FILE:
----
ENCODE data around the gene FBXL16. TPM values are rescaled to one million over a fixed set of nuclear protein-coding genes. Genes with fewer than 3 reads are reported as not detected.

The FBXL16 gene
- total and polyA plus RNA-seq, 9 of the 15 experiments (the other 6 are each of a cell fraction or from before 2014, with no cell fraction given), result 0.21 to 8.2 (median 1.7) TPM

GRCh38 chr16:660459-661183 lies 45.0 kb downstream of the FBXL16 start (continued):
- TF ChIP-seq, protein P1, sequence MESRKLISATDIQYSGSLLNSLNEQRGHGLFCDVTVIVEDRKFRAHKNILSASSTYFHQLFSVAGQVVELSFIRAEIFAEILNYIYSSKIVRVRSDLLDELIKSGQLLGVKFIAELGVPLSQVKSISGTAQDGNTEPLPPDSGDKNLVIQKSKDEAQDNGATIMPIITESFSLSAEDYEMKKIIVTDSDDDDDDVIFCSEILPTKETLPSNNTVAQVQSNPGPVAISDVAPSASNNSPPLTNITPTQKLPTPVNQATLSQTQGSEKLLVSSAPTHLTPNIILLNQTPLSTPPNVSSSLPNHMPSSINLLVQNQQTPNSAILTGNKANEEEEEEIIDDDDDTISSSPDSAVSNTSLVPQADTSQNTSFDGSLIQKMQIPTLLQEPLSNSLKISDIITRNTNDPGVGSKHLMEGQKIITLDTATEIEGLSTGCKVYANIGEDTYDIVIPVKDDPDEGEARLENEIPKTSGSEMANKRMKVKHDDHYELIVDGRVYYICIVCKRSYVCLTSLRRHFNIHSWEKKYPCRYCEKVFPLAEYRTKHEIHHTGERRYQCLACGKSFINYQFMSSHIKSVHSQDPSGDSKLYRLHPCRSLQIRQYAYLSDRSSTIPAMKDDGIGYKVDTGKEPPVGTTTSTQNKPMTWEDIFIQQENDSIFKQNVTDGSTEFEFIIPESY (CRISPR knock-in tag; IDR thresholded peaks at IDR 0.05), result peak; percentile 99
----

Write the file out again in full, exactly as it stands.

ENCODE data around the gene FBXL16. TPM values are rescaled to one million over a fixed set of nuclear protein-coding genes. Genes with fewer than 3 reads are reported as not detected.

The FBXL16 gene
- total and polyA plus RNA-seq, 9 of the 15 experiments (the other 6 are each of a cell fraction or from before 2014, with no cell fraction given), result 0.21 to 8.2 (median 1.7) TPM

GRCh38 chr16:660459-661183 lies 45.0 kb downstream of the FBXL16 start (continued):
- TF ChIP-seq, protein P1, sequence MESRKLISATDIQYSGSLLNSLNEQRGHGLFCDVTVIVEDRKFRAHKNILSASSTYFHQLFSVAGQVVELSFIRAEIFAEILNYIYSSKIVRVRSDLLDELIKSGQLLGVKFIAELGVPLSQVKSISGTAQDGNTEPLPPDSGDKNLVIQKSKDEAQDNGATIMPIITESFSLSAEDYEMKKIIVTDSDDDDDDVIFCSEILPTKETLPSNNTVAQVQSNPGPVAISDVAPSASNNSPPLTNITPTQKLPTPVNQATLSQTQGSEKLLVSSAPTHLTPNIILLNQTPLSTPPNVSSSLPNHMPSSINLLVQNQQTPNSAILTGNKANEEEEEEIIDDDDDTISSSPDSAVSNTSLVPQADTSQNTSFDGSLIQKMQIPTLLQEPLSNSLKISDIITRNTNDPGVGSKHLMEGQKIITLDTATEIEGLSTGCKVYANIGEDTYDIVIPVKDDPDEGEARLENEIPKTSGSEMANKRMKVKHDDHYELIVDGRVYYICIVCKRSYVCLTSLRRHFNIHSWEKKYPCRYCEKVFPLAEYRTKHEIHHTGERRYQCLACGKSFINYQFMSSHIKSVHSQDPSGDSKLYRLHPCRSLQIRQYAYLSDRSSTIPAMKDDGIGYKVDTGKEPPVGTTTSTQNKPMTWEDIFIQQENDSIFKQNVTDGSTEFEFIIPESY (CRISPR knock-in tag; IDR thresholded peaks at IDR 0.05), result peak; percentile 99